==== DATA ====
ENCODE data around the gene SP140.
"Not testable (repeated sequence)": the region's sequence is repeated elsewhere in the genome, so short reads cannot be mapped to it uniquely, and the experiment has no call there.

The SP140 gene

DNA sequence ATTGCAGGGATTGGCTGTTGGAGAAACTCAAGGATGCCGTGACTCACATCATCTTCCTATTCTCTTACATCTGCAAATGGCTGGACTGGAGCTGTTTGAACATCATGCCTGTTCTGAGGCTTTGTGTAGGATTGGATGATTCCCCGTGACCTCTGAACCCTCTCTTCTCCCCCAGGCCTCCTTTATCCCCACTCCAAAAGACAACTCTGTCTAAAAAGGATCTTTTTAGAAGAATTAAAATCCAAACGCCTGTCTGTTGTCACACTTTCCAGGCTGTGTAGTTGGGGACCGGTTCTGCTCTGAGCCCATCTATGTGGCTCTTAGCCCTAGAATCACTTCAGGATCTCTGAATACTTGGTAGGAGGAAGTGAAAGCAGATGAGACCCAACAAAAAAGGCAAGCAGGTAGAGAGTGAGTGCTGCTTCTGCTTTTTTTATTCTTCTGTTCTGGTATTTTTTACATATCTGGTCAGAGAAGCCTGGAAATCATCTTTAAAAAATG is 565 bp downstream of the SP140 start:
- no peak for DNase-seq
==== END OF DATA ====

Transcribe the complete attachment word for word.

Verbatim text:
ENCODE data around the gene SP140.
"Not testable (repeated sequence)": the region's sequence is repeated elsewhere in the genome, so short reads cannot be mapped to it uniquely, and the experiment has no call there.

The SP140 gene

DNA sequence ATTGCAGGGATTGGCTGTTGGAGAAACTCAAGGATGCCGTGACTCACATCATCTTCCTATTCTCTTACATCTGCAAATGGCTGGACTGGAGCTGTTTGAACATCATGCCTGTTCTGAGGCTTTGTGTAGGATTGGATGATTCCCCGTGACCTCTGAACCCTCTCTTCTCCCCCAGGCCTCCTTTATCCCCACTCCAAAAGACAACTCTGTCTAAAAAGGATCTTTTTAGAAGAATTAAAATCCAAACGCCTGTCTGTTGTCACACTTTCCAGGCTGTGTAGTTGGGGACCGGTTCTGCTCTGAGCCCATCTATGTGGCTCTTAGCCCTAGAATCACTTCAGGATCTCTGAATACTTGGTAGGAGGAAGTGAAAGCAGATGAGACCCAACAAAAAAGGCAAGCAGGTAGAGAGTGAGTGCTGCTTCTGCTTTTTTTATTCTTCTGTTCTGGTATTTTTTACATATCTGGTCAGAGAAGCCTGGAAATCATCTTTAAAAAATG is 565 bp downstream of the SP140 start:
- no peak for DNase-seq